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Service dogs and “disarming”

There are two very interesting dog items in the news this morning.  First, new U.S. Senator Al Franken (yes, the former Saturday Night Live comedian) has introduced a bill that would provide service dogs to veterans wounded in Iraq and Afghanistan.  There’s been an experimental Veterans Administration program with dogs helping vets with PTSD and depression and now Sen. Franken would like to take the program live so it can help all Iraq and Afghanistan vets who need dogs.

Research with the VA is showing that specially trained dogs can help psychologically wounded veterans.

The dogs’ companionship, Franken said, provides invaluable health benefits — both physical and emotional — to veterans suffering from debilitating injuries and psychological disorders.

The service dogs will help “reduce the suicide rate among veterans, decrease the number of hospitalizations and lower the cost of medications and human care,” he said.

That sounds wonderful!  However, the program would only provide service dogs to new vets.  It would not provide dogs to older vets — vets who experienced PTSD or depression from previous conflicts.

The Daily Kos blog would like to have the legislation expanded to provide a service dog to any veteran who needs one:

So I ask you to support this great idea, but help veterans of all eras in having Senator Franken’s noble proposal expanded to include all veterans alive who are wounded in the spirit.  If this seems to be a good idea to you, please support Senator Franken but let him know that there are more US combat veterans than just from the two most recent wars that could use his help.

Senator Al Franken

Democrat – Minnesota

320 HART SENATE OFFICE BUILDING

WASHINGTON DC 20510

DC Phone: 202-224-5641

E-mail: info@franken.senate.gov

Brian Vander Brug / Los Angeles Times How had the 35-pound bouncing ball of fluff become a public menace? Krieger says it wasn't apathy on her part. She enrolled Cotton in puppy classes and basic training at the neighborhood PetSmart. She bought a library of self-help books and videos. Nothing worked.

Brian Vander Brug / Los Angeles Times How had the 35-pound bouncing ball of fluff become a public menace? Krieger says it wasn't apathy on her part. She enrolled Cotton in puppy classes and basic training at the neighborhood PetSmart. She bought a library of self-help books and videos. Nothing worked.

There’s another interesting story today in the L.A. Times:  “When “Dog Whisperer” Can’t Help” by Diane R. Krieger.  Ms. Krieger describes her dog Cotton, an American Eskimo dog, who had a serious problem with biting.  The Kriegers had tried everything — classes, muzzles, even appearing on Cesar Millan’s television program and working with private trainers.  Cotton was still a biter and a dangerous dog who would try to bite anyone who came on their property.  The Kriegers were at the point where they were considering having Cotton put to sleep.  That’s when Ms. Krieger heard about a procedure — a controversial procedure — called “disarming.”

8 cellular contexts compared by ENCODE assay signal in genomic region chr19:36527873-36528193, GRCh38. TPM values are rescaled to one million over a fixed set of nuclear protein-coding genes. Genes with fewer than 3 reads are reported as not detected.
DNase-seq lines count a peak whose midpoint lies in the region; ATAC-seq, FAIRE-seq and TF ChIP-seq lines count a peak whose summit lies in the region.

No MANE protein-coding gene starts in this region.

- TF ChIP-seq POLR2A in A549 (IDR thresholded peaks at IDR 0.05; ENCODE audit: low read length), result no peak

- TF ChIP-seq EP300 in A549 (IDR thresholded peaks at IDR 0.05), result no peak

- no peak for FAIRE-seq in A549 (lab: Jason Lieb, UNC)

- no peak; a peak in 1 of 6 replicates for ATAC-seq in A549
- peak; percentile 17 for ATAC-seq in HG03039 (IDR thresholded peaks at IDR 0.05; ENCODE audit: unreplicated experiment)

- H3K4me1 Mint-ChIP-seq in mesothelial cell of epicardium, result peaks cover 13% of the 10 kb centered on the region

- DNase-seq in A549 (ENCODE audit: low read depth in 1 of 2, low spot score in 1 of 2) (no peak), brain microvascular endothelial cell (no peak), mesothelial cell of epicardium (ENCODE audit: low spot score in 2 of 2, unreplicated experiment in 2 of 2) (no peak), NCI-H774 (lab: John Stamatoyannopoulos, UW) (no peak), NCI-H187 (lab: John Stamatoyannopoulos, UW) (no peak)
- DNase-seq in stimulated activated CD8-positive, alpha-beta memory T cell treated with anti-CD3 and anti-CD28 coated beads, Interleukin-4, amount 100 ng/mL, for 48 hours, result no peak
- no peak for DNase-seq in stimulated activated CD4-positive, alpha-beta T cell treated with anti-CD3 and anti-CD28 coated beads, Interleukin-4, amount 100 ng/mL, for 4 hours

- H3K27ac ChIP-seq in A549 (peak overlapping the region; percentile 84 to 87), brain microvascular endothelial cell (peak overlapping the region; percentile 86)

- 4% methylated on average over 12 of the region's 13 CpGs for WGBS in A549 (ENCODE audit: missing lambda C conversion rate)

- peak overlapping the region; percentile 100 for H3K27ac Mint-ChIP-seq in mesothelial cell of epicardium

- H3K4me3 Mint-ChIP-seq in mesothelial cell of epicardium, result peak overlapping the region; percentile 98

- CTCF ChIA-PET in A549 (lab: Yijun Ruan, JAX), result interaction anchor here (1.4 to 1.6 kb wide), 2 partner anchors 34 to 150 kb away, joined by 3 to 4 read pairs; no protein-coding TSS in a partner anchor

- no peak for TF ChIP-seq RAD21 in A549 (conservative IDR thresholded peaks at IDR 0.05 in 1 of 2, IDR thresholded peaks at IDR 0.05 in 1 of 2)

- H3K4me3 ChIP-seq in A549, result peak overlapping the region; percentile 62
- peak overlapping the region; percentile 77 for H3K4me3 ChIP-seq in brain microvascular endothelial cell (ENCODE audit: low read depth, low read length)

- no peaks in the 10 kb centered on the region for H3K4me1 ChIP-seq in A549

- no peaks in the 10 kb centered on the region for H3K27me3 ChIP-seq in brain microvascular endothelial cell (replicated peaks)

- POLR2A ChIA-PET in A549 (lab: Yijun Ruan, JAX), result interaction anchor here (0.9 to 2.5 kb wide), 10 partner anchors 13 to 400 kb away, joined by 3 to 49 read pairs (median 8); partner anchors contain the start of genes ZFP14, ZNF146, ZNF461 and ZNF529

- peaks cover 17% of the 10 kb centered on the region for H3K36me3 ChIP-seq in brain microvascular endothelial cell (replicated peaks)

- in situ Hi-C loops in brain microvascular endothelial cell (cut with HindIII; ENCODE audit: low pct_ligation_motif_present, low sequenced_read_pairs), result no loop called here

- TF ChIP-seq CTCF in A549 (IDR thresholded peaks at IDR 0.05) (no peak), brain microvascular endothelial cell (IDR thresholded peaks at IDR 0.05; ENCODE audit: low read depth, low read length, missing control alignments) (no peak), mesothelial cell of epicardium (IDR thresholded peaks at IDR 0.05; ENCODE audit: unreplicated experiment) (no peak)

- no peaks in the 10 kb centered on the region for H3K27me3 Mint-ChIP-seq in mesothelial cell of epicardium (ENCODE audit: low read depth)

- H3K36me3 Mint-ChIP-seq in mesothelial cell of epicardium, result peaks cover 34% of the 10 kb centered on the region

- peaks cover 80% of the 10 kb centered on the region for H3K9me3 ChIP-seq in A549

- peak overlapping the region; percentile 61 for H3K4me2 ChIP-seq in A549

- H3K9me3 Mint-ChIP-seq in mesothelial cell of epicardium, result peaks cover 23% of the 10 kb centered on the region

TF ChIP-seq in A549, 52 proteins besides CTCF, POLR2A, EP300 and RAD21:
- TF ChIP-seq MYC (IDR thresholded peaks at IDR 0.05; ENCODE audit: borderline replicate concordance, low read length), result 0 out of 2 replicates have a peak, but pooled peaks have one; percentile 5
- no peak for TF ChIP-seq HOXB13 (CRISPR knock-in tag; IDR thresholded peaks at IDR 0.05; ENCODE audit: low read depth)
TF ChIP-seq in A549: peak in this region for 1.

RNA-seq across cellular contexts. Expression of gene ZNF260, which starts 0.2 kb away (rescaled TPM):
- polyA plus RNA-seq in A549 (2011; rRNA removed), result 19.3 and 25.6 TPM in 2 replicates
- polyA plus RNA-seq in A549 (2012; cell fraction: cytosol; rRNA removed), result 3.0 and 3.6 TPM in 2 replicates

Here’s the description:

One day while channel surfing, I happened upon an Animal Planet special counting down the world’s top 10 “extreme biters.” The domesticated dog came in at No. 4. (Hippos and Komodo dragons took the No. 3 and No. 2 spots, with the cookie-cutter shark the undisputed champion.) There, to my delight, was Dr. David Nielsen, a veterinary dentist based in Manhattan Beach, talking about a miracle fix: “canine disarming.”

Instead of extracting the four canines, Nielsen cuts away 4 millimeters of tooth using a CO2 laser. He acid-etches the live pulp within, fashions a bell-shaped cavity that he packs with two kinds of human-grade composite, and light-cures the top for a smooth, flat finish. He also blunts the extra set of pointy incisors.

Disarming isn’t a new idea, but Nielsen’s technique is one he pioneered, though he shares credit with his now-departed pet whippet. The small greyhound had “played Frisbee so much and chewed so hard trying to get out of cages” that he’d busted off all four canines right above the 4-millimeter level, Nielsen says. One day the whippet cornered a technician in Nielsen’s office and flew at her face. Instead of tearing flesh, he merely pinched her cheek. The blunted canines blocked even the incisors from their shearing action.

A metaphorical light bulb came on above Nielsen’s head.Now he figures he has disarmed some 300 animals in the last dozen years, not all of them dogs. A short while ago, he treated a kitty whose love bites had turned a little too intense. He’s also used the procedure, for various reasons, on wolves and a tiger.

Nielsen may be something of a maverick. Dr. Gail Golab, head of the American Veterinary Medical Assn., says that disarming dogs was once fairly common, but that it fell out of favor several years ago as behavioral modification techniques improved. The association is opposed to either tooth removal or disarming, primarily on the grounds that neither addresses the underlying cause of aggression and may lull owners into a false confidence that the animal can no longer inflict injury.

The American Veterinary Dental College agrees that disarming is controversial, but in a position statement adopted in 2005 it endorsed the procedure in “selected cases.”

In June, I signed Cotton up. It would cost a pretty penny: $1,600. But it’s easy to see why. Nielsen uses state-of-the-art human dental and surgical techniques. Cotton would be sedated before full intubation under general anesthesia. He would receive an IV drip of fluid potassium, and technicians would hook him up to a battery of machines monitoring his oxygen level, heart rate and blood pressure. The doctor would consult digital X-rays taken just before the procedure and track his progress with more X-rays along the way. Cotton would get deep scaling before the procedure and a foamy fluoride treatment after. And he would go home with enough antibiotics and pain relievers to last a week. Once he recovered from the surgery, there would be no lasting side effects: Cotton would be able to eat, chew and play normally.